Guisan, M.C. and Cancelo, M.T. (2004) "Wages, Employment and Productivity in European Union and Comparison with the USA”. ERSA Conference Papers, 44th European Congress, Porto, on line.1
Jaffee, A. (1989). “Real Effects of Academic Research”. American Economic Review. Vol. 79(5), pp. 957-70.
Korres, G.M., Chionis, D. y Staikouras, C.(2004). “Regional Systems of Innovation and Regional Policy in Europe”. Regional and Sectoral Economic Studies, Vol.3-2. 1
Lederman, D. and Maloney, W.F. (2003). “R&D and Development”. Policy Research Working Papers no. 3024, World Bank, on line.1
Magrini, S. (1998). “The Determinants of Regional Growth: An Empirical Analysis”. Working Paper of the series ERSA.98-310, on line.1
Martin, C., Mulas-Granados, C. y Sanz, I.(2004). Spatial Distribution of RD Expenditure and Patent Applications across EU Regions and its Impact on Economic Cohesion. Paper of the series European Economy Group no. 32.1 Moreno-Serrano, R., Paci, R. y Usai, S.(2003). “Spatial Distribution of Innovation Activities. The Case of European Regions”. Centre for North South Economic Research, University of Cagliari and Sassari, Sardinia, Working Paper CRENoS no. 200310.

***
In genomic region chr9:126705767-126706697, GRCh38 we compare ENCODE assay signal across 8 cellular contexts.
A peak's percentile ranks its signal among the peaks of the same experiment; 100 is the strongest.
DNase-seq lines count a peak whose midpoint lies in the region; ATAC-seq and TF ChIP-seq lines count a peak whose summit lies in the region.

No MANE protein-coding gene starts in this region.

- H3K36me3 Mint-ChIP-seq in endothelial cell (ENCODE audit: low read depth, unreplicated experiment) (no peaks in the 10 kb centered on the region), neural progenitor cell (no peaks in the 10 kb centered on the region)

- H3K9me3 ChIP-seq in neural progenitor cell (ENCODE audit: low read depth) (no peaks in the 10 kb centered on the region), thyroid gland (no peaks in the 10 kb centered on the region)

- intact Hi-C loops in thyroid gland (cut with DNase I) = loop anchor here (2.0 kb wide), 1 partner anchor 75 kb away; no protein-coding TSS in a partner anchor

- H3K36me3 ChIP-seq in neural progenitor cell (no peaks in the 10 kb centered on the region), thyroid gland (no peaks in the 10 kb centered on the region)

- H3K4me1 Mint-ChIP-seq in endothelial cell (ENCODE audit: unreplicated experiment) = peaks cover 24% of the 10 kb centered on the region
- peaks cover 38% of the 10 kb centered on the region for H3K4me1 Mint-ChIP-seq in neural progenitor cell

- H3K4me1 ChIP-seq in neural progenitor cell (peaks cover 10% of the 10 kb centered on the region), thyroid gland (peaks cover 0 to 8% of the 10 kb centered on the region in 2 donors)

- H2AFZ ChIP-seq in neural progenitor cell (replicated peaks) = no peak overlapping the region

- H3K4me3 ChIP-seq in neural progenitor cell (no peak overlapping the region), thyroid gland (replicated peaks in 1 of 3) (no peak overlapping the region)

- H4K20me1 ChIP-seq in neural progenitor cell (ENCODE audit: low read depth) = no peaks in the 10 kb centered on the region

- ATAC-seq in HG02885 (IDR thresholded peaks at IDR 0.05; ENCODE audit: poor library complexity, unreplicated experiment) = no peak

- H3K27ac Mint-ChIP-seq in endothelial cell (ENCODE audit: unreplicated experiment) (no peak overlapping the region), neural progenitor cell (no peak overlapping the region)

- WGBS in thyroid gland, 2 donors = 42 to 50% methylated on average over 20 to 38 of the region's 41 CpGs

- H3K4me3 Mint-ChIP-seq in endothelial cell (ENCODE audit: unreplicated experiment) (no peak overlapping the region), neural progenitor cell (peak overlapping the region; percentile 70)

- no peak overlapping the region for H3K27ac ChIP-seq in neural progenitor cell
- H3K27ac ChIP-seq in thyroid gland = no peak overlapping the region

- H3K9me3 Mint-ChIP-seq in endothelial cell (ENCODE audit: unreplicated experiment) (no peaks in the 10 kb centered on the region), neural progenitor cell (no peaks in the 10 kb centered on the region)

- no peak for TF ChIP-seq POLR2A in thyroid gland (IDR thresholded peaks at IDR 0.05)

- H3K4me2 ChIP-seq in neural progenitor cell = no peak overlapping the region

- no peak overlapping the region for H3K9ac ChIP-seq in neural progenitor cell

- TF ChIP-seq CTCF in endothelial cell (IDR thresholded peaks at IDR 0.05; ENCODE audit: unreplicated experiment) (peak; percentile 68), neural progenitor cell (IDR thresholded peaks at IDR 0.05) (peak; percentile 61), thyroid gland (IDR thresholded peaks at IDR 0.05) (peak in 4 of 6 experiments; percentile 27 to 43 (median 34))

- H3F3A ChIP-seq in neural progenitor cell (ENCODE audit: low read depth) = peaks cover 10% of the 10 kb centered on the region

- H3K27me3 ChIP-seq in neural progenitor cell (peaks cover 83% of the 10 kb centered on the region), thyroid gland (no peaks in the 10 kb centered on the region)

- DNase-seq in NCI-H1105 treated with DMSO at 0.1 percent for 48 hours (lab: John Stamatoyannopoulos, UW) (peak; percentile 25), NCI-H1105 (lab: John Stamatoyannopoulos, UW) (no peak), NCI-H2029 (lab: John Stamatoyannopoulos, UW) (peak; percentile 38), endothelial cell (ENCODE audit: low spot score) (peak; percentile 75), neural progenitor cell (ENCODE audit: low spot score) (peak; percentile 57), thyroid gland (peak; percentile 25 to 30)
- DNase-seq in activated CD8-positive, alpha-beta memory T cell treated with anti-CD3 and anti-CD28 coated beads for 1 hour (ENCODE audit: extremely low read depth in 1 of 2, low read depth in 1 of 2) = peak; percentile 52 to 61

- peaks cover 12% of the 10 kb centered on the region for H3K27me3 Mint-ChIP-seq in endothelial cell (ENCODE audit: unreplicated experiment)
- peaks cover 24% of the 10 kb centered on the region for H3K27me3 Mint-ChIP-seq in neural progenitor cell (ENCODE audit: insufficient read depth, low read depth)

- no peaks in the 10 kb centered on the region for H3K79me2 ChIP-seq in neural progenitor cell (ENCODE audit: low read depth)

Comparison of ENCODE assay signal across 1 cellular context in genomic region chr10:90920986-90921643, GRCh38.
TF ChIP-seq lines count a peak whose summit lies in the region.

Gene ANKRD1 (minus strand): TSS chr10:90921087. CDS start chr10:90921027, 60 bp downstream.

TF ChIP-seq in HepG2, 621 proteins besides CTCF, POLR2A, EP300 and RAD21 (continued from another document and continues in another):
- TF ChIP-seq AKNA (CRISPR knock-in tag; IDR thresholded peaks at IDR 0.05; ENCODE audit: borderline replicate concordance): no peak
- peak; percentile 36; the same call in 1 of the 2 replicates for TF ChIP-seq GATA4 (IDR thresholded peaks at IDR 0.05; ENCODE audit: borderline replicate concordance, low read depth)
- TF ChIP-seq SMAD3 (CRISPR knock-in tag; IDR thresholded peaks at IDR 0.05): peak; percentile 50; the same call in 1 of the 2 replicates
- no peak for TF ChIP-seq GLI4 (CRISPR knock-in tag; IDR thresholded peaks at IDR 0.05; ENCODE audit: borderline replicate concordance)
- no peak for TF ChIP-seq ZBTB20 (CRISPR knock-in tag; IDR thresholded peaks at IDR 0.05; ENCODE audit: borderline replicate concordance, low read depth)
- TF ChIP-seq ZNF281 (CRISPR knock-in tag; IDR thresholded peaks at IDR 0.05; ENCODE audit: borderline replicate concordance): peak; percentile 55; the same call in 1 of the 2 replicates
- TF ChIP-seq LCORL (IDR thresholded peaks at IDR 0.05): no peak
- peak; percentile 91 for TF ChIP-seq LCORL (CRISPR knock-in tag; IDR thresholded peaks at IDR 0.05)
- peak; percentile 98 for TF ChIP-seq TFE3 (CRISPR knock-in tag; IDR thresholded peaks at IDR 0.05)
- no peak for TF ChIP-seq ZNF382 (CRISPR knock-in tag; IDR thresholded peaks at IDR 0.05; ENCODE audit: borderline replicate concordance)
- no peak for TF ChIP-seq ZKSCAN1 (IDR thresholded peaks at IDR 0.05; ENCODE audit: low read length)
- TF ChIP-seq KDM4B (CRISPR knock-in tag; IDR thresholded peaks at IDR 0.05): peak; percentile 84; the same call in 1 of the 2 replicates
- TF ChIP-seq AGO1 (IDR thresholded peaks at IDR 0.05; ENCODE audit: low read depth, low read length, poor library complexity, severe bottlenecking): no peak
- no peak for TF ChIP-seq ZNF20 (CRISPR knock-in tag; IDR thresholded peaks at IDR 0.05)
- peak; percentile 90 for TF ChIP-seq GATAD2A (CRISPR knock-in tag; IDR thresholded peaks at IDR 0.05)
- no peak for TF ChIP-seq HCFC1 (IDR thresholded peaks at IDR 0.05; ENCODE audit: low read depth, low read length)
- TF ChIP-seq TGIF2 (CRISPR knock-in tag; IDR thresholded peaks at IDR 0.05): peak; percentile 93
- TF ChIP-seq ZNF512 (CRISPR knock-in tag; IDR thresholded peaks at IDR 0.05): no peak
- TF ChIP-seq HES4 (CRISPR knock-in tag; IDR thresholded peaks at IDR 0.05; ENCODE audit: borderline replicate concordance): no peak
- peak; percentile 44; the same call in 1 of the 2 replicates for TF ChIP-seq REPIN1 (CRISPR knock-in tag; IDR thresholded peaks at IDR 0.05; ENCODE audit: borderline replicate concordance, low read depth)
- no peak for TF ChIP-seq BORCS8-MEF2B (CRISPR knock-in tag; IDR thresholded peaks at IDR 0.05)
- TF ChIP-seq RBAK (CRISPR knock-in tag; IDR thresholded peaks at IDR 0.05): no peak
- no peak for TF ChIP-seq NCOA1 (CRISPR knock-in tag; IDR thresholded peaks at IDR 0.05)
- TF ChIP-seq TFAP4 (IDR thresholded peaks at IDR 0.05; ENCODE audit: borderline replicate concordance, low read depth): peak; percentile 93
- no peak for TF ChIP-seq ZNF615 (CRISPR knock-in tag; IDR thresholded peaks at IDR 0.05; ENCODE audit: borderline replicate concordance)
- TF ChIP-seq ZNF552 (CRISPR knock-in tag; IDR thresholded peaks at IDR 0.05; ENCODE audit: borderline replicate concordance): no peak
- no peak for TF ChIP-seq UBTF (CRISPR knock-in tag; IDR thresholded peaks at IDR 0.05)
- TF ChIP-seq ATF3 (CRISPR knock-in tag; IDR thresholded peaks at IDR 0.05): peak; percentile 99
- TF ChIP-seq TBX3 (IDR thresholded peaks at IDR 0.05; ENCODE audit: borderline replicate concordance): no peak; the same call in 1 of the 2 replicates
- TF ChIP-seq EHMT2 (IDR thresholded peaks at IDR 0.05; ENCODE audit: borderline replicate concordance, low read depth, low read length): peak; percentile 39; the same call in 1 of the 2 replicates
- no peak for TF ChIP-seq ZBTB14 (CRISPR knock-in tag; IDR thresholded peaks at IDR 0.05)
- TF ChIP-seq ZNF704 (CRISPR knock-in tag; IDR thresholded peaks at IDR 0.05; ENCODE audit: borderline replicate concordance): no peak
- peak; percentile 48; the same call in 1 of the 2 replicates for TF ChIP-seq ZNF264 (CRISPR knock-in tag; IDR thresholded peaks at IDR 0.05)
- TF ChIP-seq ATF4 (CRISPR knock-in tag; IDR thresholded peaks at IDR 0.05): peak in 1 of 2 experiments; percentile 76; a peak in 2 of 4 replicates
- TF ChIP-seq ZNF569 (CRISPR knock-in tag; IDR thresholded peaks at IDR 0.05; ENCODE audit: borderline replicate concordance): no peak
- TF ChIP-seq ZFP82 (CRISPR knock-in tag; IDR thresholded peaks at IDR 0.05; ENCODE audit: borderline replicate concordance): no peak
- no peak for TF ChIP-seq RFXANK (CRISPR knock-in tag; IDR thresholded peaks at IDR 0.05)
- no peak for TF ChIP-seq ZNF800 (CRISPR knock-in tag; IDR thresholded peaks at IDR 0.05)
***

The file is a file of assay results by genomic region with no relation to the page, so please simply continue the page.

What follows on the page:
OECD. National Accounts, several years, Paris.
OECD. Labour Force Statistics, several years, Paris.Vickerman, R.W. and Armstrong, H.W., (eds.) (1995). Convergence and Divergence Among European Regions, Pion, London.
1 articles available at: http://ideas.repec.org
Journal published by the EAAEDS: http://www.usc.es/economet/eaa.htm